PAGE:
What Does a Child Welfare Social Worker Do?
The child welfare social worker aims to provide protection for children on a holistic level, addressing physical, emotional, and environmental concerns. They work with children who come from situations of abuse, neglect, or other negative treatment.
Social work in the realm of child welfare often centers on intervention for children. The child welfare social worker enters the situation when the child is under duress, providing a safe and compassionate advocate who will provide consistent support as the child’s circumstances and plan for future care are considered. Experts in the field have developed the ability to approach a situation with an unbiased perspective, to take a variety of important factors into account, and to choose the best course of action through careful evaluation and planning.
Typical Roles and Responsibilities of Child Welfare Social Workers
The child welfare social worker focuses on case management and supervision. Case managers handle many aspects of the child protection services process, including:
- home visits to evaluate children’s living situation
- assessments of caregivers
- overall evaluation of children’s environment
- placement in protective custody, foster care, or an adoptive family
Many roles in the child welfare field are found in government agencies. States’ titles for these agencies vary but may be known as the Department of Children and Families or Child Protective Services. In addition, private organizations and charities focusing on child welfare may offer positions to case managers and social workers.
It is important to note that this is a high-stress field, where social workers and case managers need to be prepared to handle challenging situations. While difficulties do arise, child welfare work can also be very rewarding, as specialists often make a tremendous difference in the futures of children.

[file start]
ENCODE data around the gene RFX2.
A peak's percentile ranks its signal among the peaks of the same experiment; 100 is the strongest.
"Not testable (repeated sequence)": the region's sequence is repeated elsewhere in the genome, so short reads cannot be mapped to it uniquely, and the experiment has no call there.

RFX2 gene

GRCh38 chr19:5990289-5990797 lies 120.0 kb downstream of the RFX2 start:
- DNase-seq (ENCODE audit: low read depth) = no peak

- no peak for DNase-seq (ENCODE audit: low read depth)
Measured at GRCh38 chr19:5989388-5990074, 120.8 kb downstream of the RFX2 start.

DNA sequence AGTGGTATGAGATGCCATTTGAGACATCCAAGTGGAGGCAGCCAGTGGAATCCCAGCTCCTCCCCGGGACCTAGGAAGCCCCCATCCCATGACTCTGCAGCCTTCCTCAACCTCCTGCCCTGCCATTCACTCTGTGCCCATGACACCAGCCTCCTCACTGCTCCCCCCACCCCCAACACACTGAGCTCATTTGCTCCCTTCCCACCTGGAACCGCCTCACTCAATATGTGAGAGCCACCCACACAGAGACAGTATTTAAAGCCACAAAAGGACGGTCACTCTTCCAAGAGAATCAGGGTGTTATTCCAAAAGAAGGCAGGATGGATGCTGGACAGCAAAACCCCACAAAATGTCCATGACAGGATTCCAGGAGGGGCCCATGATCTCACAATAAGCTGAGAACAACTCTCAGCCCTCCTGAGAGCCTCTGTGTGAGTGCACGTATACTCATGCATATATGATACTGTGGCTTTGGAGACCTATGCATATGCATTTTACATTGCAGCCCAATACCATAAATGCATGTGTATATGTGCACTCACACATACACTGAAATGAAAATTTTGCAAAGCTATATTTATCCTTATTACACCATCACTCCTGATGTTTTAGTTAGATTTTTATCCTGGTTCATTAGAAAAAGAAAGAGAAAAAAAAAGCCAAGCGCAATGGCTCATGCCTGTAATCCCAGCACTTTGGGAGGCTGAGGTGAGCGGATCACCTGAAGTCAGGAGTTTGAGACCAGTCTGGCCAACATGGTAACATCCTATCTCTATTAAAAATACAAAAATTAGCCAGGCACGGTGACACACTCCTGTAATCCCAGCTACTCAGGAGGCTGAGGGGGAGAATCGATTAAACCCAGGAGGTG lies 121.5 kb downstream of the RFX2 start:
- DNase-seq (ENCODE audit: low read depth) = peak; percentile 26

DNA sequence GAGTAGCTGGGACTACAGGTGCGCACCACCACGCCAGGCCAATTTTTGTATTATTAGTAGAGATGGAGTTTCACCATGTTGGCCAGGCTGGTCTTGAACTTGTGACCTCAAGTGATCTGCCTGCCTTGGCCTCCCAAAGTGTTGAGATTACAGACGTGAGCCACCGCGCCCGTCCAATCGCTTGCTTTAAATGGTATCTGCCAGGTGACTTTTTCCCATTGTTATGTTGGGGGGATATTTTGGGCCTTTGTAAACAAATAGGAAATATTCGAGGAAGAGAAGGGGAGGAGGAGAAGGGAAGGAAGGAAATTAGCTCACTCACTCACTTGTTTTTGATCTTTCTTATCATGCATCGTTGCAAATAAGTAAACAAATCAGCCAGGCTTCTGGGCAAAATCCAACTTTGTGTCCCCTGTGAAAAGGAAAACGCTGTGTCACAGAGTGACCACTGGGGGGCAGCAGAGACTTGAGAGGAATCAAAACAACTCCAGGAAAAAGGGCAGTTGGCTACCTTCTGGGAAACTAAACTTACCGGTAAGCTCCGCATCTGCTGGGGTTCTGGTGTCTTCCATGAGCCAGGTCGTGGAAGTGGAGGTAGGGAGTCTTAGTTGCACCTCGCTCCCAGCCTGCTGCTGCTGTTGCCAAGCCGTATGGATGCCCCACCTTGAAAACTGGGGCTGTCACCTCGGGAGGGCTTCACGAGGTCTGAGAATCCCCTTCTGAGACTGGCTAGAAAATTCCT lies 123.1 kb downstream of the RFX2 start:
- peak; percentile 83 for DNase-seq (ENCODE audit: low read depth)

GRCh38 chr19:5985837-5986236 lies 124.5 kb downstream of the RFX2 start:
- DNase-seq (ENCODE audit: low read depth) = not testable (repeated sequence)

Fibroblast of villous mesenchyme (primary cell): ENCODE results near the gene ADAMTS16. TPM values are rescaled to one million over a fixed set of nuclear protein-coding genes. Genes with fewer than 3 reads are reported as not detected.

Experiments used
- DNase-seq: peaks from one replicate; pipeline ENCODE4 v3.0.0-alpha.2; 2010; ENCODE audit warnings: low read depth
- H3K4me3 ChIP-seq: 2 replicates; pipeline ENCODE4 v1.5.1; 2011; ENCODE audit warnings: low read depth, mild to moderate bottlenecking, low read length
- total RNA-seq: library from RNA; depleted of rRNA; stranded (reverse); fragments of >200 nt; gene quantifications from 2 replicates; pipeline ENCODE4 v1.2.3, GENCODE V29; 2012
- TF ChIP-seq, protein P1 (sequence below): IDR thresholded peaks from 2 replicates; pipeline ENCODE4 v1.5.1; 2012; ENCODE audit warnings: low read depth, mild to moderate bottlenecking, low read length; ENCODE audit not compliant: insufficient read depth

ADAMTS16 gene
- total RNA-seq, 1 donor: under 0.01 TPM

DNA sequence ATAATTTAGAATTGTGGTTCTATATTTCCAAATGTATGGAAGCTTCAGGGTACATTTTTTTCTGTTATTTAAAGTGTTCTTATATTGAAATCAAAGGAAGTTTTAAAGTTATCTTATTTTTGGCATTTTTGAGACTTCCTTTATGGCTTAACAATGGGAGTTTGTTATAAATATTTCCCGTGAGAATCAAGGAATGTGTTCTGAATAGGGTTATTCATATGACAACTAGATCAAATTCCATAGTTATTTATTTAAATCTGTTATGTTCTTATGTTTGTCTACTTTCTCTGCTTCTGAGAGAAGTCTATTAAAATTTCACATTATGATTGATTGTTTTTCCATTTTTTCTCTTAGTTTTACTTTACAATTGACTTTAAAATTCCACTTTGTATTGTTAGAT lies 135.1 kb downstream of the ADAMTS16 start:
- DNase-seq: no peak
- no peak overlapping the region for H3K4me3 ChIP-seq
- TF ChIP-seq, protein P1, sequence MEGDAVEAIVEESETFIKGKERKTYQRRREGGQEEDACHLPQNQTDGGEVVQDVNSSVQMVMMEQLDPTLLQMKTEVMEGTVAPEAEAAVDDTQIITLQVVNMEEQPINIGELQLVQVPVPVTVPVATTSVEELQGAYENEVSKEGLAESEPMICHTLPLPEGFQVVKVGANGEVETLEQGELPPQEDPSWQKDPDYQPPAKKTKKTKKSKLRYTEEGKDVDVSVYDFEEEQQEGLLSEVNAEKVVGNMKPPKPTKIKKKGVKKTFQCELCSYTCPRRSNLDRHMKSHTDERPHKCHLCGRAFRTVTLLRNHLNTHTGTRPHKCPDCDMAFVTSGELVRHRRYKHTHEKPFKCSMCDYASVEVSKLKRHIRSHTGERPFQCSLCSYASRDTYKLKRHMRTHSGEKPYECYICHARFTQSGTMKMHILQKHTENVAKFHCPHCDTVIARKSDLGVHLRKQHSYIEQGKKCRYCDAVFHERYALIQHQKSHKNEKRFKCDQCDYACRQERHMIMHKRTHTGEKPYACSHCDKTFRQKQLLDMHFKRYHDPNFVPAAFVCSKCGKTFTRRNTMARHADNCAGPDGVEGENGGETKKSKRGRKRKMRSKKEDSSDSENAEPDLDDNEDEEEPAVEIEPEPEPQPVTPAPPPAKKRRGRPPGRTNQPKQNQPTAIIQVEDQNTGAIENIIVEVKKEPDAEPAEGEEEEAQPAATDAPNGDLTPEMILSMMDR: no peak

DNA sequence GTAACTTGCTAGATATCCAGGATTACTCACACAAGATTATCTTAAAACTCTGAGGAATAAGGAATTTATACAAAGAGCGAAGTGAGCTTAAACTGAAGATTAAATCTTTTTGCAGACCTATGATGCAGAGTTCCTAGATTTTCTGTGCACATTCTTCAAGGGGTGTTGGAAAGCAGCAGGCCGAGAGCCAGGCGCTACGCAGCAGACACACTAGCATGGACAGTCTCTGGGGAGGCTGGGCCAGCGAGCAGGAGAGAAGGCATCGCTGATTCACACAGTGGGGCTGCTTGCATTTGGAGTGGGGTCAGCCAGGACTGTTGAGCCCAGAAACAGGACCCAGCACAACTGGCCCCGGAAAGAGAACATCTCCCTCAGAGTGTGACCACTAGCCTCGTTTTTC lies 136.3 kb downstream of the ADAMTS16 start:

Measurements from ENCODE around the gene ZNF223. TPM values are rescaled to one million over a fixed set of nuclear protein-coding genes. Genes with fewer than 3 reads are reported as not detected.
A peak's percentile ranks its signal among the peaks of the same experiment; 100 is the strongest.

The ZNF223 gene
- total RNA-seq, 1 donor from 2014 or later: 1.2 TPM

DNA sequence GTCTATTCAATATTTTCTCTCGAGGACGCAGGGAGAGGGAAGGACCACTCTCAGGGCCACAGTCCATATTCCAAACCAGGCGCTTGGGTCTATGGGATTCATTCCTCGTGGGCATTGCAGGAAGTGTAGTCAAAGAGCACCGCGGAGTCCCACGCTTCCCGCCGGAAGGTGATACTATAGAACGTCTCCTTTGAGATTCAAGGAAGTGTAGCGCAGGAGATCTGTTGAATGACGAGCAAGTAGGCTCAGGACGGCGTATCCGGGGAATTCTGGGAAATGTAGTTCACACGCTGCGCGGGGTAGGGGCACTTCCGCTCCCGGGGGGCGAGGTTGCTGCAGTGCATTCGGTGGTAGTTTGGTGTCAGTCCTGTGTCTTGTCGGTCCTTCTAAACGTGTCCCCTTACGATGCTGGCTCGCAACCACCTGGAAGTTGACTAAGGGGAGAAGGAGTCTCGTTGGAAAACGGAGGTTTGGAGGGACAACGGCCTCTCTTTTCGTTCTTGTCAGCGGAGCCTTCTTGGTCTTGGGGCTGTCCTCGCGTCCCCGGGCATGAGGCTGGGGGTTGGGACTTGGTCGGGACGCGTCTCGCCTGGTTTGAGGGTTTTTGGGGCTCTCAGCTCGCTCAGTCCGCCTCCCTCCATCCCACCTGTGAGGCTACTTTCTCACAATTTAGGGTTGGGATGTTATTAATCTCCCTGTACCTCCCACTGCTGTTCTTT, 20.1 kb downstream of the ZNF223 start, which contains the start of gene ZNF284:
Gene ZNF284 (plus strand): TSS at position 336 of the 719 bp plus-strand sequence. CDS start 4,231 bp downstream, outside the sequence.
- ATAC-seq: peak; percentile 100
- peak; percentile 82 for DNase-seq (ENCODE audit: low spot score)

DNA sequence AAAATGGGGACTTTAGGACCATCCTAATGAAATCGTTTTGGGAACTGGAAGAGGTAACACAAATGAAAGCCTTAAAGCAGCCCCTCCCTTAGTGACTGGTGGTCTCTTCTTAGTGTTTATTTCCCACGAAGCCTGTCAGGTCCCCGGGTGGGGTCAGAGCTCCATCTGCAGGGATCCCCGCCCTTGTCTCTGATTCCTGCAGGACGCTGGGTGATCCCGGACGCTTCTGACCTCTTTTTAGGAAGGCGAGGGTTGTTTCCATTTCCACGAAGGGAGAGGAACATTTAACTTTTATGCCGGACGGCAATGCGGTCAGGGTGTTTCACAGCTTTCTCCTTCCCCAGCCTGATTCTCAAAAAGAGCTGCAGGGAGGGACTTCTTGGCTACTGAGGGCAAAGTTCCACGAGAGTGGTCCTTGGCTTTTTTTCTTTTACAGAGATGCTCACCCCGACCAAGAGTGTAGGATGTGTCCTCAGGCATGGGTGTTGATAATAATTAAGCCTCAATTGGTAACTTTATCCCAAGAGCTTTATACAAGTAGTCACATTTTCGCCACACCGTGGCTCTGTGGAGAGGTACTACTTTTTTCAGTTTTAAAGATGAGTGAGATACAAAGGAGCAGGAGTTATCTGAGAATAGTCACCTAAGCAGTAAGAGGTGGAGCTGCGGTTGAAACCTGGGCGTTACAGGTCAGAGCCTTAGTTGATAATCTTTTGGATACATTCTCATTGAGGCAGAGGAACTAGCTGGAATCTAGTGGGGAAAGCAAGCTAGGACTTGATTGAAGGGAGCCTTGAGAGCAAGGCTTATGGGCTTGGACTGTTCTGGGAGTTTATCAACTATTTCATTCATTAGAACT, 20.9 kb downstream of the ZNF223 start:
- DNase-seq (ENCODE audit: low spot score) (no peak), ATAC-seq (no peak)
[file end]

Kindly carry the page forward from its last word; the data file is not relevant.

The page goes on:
Child Welfare Social Worker Average Salary
Salaries in the field of child welfare vary a great deal based on the employee’s role. Case managers earn an average of $35,000/year, while licensed social workers and those in supervisory roles often earn more. Since many roles in this field are in government agencies, child welfare specialists may be able to access government insurance and ancillary benefits.
Education & Experience Requirements for Child Welfare Social Worker
Beginning-level case managers may enter the field with a bachelor’s degree in a human service field, such as psychology or social work. However, higher-paying and supervisory roles in child welfare organizations may be offered primarily to licensed graduates of bachelor-master of social work programs. Most social work degrees offer some coursework specific to addressing the needs of children, though, particular states may require additional classes or credentials. Learn more about state social work licensure requirements.
In addition, experience from an internship or volunteering – perhaps as a guardian ad litem or another similar role – can help child welfare specialists to enter the field with experiential knowledge.